Ministry verifying Iran's claims regarding seizure of S. Korean tanker
By Kim Seung-yeon
SEOUL, Jan. 6 (Yonhap) -- The government is verifying facts related to Iran's seizure of a South Korean tanker to see whether the decision to hold the ship was based on legally valid grounds, the foreign ministry said Wednesday.
This is among the possible legal action the government is preparing as part of its response to Iran's repeated assertion that the MT Hankuk Chemi was seized in the Strait of Hormuz early this week for alleged marine pollution, the ministry said in a report submitted to the National Assembly.
"The ministry is verifying facts regarding Iran's claim about the environmental pollution, the question about whether the vessel was sailing in international or territorial waters, and also whether the seizure was carried out under due process in line with the international law," the ministry said.
The oil tanker with 20 crew members aboard, including five South Koreans, has been held by Iran's Islamic Revolutionary Guards Corps (IRGC) since Monday for what Tehran has claimed to be suspected marine pollution.
The ship's operator has denied the allegations and raised doubts about the legality of the seizure.
"Regardless of the legal status of the Korean vessel, as long as there is no demonstration of 'an act of deliberate and grave contamination' that would disqualify the ship's innocent passage, we find that no violation of international law has occurred," the ministry said.
Speculation has arisen that the seizure might be intended to pressure Seoul to unlock the frozen Iranian money in Seoul under the tightened U.S. sanctions.
The ministry said it "does not make predictions based on speculation, but we are focusing efforts on the current situation while keeping all possibilities open."
About US$7 billion worth of Iranian assets is locked in South Korean banks after Washington tightened sanctions against Tehran. Seoul officials confirmed the two countries and the U.S. have been in talks about using the frozen money to purchase COVID-19 vaccines and other goods for Iran.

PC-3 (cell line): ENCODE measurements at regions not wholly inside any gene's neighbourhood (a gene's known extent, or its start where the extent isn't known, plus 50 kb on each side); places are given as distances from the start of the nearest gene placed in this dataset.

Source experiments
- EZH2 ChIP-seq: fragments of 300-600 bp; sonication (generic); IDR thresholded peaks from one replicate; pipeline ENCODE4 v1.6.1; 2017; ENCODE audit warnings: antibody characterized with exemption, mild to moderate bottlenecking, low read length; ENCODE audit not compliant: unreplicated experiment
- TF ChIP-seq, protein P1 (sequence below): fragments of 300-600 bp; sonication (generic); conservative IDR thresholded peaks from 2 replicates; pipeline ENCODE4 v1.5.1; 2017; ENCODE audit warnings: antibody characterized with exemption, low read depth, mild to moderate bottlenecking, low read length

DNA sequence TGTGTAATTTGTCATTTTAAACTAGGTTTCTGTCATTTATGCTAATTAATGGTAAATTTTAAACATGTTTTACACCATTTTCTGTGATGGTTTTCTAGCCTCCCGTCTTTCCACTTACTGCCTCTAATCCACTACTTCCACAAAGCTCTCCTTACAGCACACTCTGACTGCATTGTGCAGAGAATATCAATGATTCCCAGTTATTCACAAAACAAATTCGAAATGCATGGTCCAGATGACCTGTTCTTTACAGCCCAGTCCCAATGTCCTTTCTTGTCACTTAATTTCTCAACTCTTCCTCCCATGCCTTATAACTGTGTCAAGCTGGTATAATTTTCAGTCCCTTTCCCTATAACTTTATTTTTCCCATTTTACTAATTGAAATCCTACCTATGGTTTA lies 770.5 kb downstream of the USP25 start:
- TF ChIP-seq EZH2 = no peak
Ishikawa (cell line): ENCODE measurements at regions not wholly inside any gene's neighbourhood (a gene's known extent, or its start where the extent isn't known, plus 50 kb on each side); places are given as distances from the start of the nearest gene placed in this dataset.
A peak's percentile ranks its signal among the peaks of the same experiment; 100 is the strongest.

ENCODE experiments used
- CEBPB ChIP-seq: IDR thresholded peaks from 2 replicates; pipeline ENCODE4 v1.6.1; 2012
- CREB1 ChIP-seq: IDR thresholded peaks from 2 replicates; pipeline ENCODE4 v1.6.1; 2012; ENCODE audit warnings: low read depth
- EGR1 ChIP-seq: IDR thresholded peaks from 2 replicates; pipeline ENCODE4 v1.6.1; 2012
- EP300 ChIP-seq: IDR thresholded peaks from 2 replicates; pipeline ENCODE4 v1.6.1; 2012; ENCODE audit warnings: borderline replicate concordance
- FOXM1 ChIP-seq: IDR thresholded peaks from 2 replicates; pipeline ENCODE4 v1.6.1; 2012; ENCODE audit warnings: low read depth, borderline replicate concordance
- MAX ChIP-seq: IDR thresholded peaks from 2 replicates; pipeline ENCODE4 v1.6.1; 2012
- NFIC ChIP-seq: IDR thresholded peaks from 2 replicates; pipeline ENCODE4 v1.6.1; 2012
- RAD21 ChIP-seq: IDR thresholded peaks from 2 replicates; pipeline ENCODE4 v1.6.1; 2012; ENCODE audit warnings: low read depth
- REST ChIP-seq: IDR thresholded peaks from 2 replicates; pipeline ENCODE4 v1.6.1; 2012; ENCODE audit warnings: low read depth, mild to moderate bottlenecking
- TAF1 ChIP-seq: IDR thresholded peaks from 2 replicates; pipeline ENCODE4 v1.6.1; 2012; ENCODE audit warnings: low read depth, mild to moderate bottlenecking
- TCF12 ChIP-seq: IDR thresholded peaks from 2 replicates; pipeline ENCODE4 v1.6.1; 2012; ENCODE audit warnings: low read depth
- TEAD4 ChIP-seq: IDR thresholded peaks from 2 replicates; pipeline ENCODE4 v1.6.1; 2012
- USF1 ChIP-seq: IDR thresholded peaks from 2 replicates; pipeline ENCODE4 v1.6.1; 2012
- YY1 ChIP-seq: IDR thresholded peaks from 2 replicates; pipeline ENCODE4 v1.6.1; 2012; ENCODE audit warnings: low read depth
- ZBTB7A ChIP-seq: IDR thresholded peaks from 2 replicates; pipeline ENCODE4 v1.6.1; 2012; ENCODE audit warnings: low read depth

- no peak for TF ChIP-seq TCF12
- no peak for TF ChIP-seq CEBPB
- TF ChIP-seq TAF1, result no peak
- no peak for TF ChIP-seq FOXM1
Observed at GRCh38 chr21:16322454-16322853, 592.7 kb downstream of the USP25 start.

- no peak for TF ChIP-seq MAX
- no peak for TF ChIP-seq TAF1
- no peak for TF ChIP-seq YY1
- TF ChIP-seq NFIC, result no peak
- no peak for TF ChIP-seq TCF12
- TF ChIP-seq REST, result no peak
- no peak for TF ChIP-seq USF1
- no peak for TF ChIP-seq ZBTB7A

On Tuesday, the foreign ministry said the two sides agreed to resolve the issue diplomatically and Seoul was sending a delegation late Wednesday to negotiate the matter with Tehran.
But the prospects for such a visit became uncertain after Iran's foreign ministry said there was no agreement with Seoul about the delegation's visit, calling on Seoul to "deal with this technical issue logically and responsibly."
Seoul's foreign ministry said it will continue to consult with Iran about the matter so that the delegation can get to the scene at an early date.
"This incident is an important matter that directly relates to the safety of our people and protecting their assets," a ministry official said. "We plan to continue consultations with the Iranian side."
S. Korea slams N. Korea's planned satellite launch, warns of consequences
(LEAD) Japanese warship arrives in S. Korea for multinational WMD-interception naval drill
Yoon, Pacific island leaders agree to further cooperation on climate crisis, development
(LEAD) N. Korea says it will launch 1st military spy satellite in June
N. Korea open to high-level talks with Japan if Tokyo unshackled by past: vice FM